Center for Creative Studies Students' Concept Car To be at NAIAS
15 December 2000Center for Creative Studies Students' Concept Car To be Featured at North American International Auto Show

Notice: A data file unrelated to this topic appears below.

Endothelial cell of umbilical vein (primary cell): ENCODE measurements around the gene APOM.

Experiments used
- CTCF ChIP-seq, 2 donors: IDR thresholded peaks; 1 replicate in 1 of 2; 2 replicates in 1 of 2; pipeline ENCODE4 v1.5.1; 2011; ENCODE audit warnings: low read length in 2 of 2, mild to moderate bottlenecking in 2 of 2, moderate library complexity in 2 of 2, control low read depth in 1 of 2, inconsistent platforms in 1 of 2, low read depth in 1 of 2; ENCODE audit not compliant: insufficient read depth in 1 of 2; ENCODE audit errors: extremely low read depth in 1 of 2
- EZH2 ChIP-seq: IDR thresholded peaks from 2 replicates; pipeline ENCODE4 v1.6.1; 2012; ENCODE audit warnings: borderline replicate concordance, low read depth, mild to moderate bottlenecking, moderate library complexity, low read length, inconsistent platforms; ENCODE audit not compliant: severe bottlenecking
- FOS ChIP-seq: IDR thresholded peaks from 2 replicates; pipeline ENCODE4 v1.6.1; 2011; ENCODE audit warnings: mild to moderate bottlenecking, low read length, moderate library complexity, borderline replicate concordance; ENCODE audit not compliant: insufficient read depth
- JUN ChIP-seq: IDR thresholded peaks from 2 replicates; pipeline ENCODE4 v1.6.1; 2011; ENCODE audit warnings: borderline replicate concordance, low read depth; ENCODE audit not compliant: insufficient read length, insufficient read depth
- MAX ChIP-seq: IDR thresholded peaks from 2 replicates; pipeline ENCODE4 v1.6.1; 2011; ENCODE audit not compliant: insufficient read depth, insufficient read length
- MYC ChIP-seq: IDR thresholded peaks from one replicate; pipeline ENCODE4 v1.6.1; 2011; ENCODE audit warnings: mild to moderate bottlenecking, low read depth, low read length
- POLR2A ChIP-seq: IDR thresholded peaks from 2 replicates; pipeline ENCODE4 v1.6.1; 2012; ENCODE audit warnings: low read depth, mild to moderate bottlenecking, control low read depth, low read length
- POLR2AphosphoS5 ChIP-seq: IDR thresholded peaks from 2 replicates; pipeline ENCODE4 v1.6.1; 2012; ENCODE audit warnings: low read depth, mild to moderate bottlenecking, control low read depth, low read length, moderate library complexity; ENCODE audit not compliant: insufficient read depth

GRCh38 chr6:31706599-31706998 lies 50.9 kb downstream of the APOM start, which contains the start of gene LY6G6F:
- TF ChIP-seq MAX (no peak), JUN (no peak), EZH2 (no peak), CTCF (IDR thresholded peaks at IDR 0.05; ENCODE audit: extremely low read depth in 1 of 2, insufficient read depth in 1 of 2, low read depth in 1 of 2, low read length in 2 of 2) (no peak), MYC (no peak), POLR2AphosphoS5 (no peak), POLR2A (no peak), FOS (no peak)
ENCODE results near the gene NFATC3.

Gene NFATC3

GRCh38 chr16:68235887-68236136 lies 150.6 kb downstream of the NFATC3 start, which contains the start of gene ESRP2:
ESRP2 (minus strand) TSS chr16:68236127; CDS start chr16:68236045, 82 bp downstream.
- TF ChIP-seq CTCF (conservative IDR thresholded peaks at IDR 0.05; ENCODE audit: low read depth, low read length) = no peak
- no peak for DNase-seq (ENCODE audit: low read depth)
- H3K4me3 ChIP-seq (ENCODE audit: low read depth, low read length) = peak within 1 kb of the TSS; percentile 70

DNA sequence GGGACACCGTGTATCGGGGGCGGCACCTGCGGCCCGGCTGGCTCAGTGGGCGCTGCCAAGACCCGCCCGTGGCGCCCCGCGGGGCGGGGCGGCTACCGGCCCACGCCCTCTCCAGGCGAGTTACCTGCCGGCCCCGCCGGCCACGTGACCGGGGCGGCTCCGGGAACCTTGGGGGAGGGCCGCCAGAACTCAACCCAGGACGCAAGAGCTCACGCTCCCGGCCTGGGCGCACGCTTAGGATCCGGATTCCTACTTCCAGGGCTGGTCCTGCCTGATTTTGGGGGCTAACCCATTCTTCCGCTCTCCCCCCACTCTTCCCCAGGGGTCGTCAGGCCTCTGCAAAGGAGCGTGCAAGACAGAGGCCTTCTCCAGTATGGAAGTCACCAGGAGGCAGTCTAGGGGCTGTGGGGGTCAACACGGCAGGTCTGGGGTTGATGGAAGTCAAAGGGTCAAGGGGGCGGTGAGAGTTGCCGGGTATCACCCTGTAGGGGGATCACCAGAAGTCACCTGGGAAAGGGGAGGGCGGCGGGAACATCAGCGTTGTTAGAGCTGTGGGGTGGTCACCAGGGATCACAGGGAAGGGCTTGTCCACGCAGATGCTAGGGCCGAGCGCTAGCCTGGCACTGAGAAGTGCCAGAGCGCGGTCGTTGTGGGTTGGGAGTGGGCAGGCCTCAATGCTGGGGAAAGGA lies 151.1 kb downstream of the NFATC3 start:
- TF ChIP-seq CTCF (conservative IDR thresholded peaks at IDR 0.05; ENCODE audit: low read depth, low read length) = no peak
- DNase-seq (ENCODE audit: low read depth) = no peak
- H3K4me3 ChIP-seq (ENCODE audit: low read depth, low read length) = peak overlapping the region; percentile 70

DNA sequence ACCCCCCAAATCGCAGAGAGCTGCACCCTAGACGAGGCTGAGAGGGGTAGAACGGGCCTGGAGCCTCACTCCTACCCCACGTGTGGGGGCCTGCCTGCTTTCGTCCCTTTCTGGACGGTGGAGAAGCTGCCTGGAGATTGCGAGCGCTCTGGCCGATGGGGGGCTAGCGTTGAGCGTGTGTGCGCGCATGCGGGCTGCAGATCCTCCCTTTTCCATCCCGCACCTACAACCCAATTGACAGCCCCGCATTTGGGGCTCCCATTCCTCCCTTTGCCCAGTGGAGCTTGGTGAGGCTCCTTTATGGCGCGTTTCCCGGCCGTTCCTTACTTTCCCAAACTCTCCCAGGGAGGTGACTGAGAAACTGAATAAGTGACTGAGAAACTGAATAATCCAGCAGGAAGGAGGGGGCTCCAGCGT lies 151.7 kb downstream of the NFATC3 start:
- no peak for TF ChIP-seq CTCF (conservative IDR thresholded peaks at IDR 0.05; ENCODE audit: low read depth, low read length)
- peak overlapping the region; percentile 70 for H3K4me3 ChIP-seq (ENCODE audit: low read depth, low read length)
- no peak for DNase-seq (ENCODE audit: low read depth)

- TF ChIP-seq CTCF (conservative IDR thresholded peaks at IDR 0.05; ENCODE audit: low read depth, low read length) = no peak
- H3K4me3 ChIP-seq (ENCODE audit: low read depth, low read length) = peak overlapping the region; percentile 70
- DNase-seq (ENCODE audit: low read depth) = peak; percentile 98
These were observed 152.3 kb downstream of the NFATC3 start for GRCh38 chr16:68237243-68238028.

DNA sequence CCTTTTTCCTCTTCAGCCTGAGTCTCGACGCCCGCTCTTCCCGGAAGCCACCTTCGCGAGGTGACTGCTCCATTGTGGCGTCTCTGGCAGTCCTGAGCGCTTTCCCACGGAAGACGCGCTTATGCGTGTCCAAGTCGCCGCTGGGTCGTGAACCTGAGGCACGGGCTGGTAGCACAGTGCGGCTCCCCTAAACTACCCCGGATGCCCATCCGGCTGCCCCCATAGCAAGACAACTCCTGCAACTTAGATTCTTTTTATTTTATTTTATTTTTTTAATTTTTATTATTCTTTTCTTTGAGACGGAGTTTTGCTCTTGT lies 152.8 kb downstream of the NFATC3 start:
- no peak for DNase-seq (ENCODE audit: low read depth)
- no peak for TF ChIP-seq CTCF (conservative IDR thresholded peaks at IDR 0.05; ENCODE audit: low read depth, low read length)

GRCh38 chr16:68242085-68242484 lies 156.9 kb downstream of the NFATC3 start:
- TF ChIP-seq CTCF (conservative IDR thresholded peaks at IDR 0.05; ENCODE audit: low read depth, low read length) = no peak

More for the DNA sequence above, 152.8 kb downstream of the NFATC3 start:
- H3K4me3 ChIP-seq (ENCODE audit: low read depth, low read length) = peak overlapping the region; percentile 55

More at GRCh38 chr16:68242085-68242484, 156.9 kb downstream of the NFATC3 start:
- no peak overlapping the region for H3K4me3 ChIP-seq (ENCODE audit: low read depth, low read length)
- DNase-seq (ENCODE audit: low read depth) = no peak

DETROIT, Dec. 15 With just weeks to go before the opening of the North American International Auto Show in Detroit, fourteen college students are gathered about a partially stripped 2001 Ford Focus wagon making some hard decisions. They have been given a challenge: to transform this production vehicle into a unique concept car for one of the auto industry's most important exhibitions. It's an unusual assignment for an unusual group of students. Detroit's Center for Creative Studies-College of Art and Design (CCS) is one the few institutions in the nation offering a comprehensive course in automotive color and trim. And this group will present the only student- designed vehicle at the Detroit auto show. They have come from around the corner and across the globe to participate in a prestigious challenge. "The CCS color-and-trim class is a real-life introduction to the process of automotive design," says instructor Mollie Fletcher. "These students contribute as individuals, but they also learn to leave their egos behind. They work as a team to take a product from concept to the auto show floor in just about three months." The concept car project is made possible by sponsors including ASC Incorporated, Ford Motor Company, Johnson Controls, Inc., and PPG Industries, Inc. In addition to in-kind support, the sponsors provide professional guidance for every phase of the color-and-trim process. At the outset, the CCS students developed a story to inspire their creativity. They envisioned a young professional just starting out and looking for a car that will present an image of reliability and creative flair. The vehicle would be not only a "first real car," but could remain a part of the individual's life as he or she started a family. In recognition of the phases of life it would serve, the class named the car the "Faze." With the concept in place, the students addressed broad issues of color and styling. Respecting the professional image they avoided flashy tones, opting for colors that reflect the elements of nature. For the exterior, an earthen copper brown with pearl blue highlights was chosen. For the interior they selected shades of blue, gray and brown to be complemented by copper and aluminum-toned accents. Field trips took the students into design studios and customizing facilities where they examined paint samples, compared fabric swatches and got a behind-the-scenes view. This sort of interaction between sponsors and students might seem extraordinary, but it's routine for Center for Creative Studies. "Industry professionals know that they are making an investment by working with our students," Fletcher said. "In fact, many of the color-and-trim class mentors are CCS graduates themselves." Back in the CCS classroom, the students experimented with upholstery stitching and other decorative touches. They sketched, brainstormed, offered suggestions and voted on every step along the way. They also spent hours doing just what they are doing now ... standing beside the vehicle, mentally and verbally breaking it apart while visualizing the finished product. After weeks of debate and decisions about broad concepts, the time has come to define the details. Which parts will have a high-gloss finish? Will the exterior graphics be done in paint or adhesive film? And where should they place the all-important logo that identifies the "Faze?" The team votes on each item. Now the students must do what the professionals do: entrust their creation to workers who will apply the paint and execute their trim directions. With that the final phase begins as fourteen future professionals look forward to seeing their vehicle for the first time beneath the dazzling lights of the auto show.